property of the natural numbers, let us say they exist.
Let's throw in the integers and rational numbers, those are fairly
uncontroversial. What about the real numbers? Do they live up to
their name? The Finitists reject uncountable
sets^{[7]}; some go
further and, while accepting the existence of every natural number,
reject the infinite set of natural numbers. If they are correct and
real numbers do not exist, statements about them may be well-formed
and provable but false. We might allow other things to exist:
lambda calculi and set theories. Which set theories?
ZF?
ZFC?
Something else? There are constructive set theories. There are set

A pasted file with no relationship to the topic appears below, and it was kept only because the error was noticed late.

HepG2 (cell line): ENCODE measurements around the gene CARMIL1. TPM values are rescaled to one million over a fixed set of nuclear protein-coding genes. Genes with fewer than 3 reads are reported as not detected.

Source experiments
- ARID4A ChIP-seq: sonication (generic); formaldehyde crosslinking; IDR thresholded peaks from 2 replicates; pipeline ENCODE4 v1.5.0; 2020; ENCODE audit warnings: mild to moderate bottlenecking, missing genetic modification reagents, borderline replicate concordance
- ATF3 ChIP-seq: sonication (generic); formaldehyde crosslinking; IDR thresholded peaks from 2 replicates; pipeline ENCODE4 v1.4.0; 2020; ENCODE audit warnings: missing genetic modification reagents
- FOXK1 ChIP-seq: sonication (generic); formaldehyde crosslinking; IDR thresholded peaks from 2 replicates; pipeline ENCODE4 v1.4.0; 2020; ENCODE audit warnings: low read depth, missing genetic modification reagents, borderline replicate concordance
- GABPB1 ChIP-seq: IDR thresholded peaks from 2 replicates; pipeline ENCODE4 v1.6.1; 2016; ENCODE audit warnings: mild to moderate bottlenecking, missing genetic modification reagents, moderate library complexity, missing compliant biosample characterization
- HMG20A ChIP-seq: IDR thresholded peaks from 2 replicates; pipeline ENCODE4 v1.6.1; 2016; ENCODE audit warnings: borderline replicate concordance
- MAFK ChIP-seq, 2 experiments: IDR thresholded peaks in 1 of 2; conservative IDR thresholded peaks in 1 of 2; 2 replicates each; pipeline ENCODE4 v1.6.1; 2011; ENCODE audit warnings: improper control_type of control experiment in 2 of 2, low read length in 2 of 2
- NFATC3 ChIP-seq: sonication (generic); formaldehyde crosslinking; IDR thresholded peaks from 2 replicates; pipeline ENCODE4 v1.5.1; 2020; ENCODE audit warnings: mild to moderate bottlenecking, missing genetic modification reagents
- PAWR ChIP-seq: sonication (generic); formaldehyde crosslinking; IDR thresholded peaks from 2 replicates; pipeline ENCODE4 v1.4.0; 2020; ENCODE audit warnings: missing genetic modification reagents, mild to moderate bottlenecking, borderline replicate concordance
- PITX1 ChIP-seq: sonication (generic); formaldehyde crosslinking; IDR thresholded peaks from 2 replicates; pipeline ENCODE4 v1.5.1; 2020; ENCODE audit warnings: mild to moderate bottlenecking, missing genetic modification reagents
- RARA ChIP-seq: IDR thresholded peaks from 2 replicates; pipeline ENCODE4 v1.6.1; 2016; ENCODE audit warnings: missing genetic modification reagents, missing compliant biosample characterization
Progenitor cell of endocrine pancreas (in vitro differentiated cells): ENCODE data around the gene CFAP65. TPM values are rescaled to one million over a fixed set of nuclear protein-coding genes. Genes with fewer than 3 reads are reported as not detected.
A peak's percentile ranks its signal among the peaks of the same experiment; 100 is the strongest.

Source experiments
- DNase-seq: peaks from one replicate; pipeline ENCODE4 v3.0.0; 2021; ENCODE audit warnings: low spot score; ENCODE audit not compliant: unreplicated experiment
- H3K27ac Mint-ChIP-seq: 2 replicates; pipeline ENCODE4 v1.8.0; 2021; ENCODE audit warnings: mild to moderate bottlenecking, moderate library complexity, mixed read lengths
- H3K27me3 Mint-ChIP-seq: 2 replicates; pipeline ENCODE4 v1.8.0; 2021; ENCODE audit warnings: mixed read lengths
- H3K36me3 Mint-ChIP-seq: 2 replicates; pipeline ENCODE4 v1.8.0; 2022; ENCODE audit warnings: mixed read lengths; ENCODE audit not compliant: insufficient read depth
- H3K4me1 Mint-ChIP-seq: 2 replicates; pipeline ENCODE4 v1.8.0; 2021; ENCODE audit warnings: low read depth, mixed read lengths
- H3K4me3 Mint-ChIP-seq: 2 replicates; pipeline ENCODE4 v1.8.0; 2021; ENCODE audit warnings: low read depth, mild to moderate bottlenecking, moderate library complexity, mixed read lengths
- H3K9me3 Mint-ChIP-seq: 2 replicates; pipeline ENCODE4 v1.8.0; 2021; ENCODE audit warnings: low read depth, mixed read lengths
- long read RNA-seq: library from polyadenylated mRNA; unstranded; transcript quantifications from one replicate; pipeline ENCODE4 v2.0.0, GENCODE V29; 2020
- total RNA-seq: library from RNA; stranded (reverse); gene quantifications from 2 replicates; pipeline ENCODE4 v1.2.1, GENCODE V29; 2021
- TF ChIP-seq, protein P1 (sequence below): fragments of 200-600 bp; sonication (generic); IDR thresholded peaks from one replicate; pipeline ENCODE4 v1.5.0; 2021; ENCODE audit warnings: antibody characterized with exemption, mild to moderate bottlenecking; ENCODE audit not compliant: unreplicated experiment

theories that have only a countably infinite number of finite sets.
This is my biggest problem with Realism. Unless you accept
ontological maximalism (everything that can exist does exist, where
'can exist' is usually some notion of 'follows from some consistent
set of axioms'), you don't know whether anything you say is true.
The things you're talking about might not exist and there's no way
to find out, unless you accept Quine's formulation and its
contingency of mathematical truth.
Realism is kind of weird. Let's make some conservative assumptions:
the natural numbers, lambda calculi, and some set theories, logics,
and other countable things exist. No uncountable anything. The
Natural Numbers are Real, truly, in themselves. They also exist,
Really, as multiple constructions in set theory, as multiple
constructions in logic, and as multiple constructions in lambda
calculi. They have to. If our Realist abstractions are to have any
meaning, the Number Five has to Really exist in the Natural Numbers
constructed from the Set Theory that Really exists just as much (if
not moreso!) as it exists when we pile up groups of five rocks and